He walked forward and took a seat at the chair opposite and waited. For the first time since he arrived, he wasn’t entirely sure what to do.
“I need to talk to you,” he said.
The patient didn’t respond, but kept staring at the floor.
“Can you hear me? I need to talk to you about the Prince of Sanheim.”
The patient didn’t stir.
The man decided to try another approach.
“I need you to tell me what happened at Ball’s Bluff,” he said.
The patient moved at that and looked up. The man gazed into the patient’s eyes, looking for some hint of recognition. Instead, he saw only a vast sea of emptiness. And pain. He saw plenty of that too.
“The battlefield?” the patient said.
The man could sense the two doctors tense behind him. Whatever they were expecting, it wasn’t this.
“Yes,” the man said. “Do you remember what happened?”
The patient stared past the man like he wasn’t even there.
“It was Halloween night,” the patient said.
“Yes,” the man nodded. “It was four months ago. Do you remember?”
The patient kept staring into the distance.
The man shifted tactics again.
“Do you know your name?” he asked.
“Yes,” the patient replied.
“Can you tell it to me?”
“Quinn,” the patient said. “Quinn O’Brion.”
Behind him, he heard the doctors scrambling now, taking notes. He knew he had probably achieved more in five minutes than they had in weeks.
“Who are you?” the man asked again.
“My name is Quinn,” the patient said, the voice sounding uneven.
“Are you the Prince of Sanheim?”
“Yes,” the patient replied. “I remember now. I’m the Headless Horseman, aren’t I? You are what you fear.”
“That’s right,” the man said. He heard one of the doctors cough behind him, knew they didn’t approve. “What else do you remember?”
“I killed the Headless Horseman. And then I became him,” the patient said. “And then… No. No, that can’t be right.”
“What?” the man asked. He hated to press, but it had to be done.
“No,” the patient said, seemed to strain against the restraints.
“What do you remember?”
“That night? How many people were there?” the patient asked.
The patient’s eyes registered something else now. Anger, hatred. And guilt.
“More than three dozen,” the man replied.
The patient’s blue eyes flicked up, met the man’s and seemed to see him for the first time. They widened in shock.
“Do you know what happened to them?” the man asked.
“Yes,” the patient responded slowly. “I killed them. I killed them all.”
November 1, 2006
Dear Sheriff Brown,
Some of what we tell you will be lies. This is necessary to protect us both. We were the ones who killed Lord Halloween—that part is no lie, we assure you. Where you failed, we succeeded. Let me be clear up front: we will tolerate no further incompetence from you or your staff. You have let dozens of people die at the hands of a madman. You can claim victory over Lord Halloween—we bear you no ill will if you want to hog credit—as long as you understand that you had nothing to do with it. Without us, he would still be out there. Without us, he would still be killing.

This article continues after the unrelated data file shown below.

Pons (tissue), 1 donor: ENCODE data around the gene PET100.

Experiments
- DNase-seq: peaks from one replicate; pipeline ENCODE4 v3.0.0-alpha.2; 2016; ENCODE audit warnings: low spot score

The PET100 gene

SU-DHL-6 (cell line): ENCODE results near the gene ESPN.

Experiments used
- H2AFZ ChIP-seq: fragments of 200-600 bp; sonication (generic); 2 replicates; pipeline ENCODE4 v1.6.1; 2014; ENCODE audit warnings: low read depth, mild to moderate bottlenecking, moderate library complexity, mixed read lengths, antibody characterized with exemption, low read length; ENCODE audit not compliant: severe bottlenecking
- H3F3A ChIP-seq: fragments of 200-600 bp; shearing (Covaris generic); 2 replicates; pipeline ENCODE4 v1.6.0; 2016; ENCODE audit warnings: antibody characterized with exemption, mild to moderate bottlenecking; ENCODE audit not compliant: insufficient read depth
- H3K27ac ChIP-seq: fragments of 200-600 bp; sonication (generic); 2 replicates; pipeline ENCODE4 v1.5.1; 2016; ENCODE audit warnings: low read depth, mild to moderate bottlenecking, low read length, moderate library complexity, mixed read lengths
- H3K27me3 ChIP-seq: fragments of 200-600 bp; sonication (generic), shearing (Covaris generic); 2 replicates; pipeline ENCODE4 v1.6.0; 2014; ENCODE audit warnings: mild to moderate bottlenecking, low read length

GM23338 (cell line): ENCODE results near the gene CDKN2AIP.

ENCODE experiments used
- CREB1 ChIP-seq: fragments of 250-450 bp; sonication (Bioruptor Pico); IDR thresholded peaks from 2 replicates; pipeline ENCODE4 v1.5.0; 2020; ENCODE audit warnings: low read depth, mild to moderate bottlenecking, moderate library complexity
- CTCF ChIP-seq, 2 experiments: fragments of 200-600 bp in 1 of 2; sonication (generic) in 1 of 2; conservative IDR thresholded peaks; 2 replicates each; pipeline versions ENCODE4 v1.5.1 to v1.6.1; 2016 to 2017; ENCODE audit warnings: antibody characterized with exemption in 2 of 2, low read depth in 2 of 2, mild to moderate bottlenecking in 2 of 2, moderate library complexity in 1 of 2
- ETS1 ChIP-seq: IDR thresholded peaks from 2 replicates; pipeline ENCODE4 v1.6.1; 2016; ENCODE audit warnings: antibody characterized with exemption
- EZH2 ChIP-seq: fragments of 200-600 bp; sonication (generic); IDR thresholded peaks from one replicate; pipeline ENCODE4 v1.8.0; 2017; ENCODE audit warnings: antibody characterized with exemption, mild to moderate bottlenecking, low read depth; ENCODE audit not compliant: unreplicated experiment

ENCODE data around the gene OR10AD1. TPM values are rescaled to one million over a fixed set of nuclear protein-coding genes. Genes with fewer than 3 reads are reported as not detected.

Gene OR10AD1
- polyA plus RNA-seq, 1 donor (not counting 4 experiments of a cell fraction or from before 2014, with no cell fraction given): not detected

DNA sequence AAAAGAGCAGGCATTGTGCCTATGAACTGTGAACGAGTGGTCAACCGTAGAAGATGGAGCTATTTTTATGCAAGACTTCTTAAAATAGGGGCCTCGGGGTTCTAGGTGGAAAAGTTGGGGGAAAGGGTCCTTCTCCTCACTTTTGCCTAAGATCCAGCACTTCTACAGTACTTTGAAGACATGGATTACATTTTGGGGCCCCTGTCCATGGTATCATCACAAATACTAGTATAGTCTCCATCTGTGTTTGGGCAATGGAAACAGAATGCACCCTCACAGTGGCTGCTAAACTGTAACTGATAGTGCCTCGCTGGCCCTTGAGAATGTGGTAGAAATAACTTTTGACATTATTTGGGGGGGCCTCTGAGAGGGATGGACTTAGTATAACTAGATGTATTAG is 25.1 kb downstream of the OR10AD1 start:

Why are we writing to you? Because you are going to hear stories, lots of them. Stories that do not make sense; stories about monsters and ghosts. Some know these stories already—just ask your own son. These stories will be true. In the absence of divine intervention from above, Loudoun County will receive assistance from down below. The monsters are out in force. Continuing the ban on Halloween will not stop us.
But let us be clear: the innocent have no reason to fear us and we will give them none. Only those that lurk in shadows to strike at others have a reason to panic. To those that murder without cause, we are their worst nightmare. To those that desire retribution, we are their greatest ally.
There are times in life when one must make a stand. We intend to do so. Our medium is the one best understood by every being on this planet, from the lowly maggot to us—fear.
We will be the thing people fear. Our name already sends a shiver down the spine of the guilty and soon it will be synonymous with the creeping darkness.
We are night. We are October. We are flesh torn and rent. We are the rider that was promised long ago, the harbinger of fall. We are death, riding on a black horse.
You can call us the Prince of Sanheim.
Quinn was at the party less than ten minutes when he realized that someone was following him.
Since he entered the mansion, he’d felt a growing sense of unease. He had chalked it up to nerves at first—covering charity parties was always an awkward affair—but instead of dissipating soon after he arrived, his anxiety had steadily increased.
Everything about the party appeared off. For starters, all the other attendees were significantly better dressed than he was. He had worn his best suit—okay, his only suit—but all the men he saw were in tuxedos and the women were dressed to the nines. By itself that might not mean much, but some of the outfits looked old-fashioned, more appropriate to Victorian England than the 21
The house was also fancier than he expected. Instead of the usual hotel ballroom reception, this one was in a castle. Quinn hadn’t even known there was a castle in Loudoun County. The décor was medieval style, from the chandeliers lit with real candles to the tapestries hung on the stone walls.
Quinn also had the uncomfortable feeling that some of the guests were watching him. It was nothing obvious. Most seemed to be sipping red wine and talking to each other. But he thought he saw several sidelong glances in his direction.
You’re being paranoid
, he told himself.
Why would they be watching you?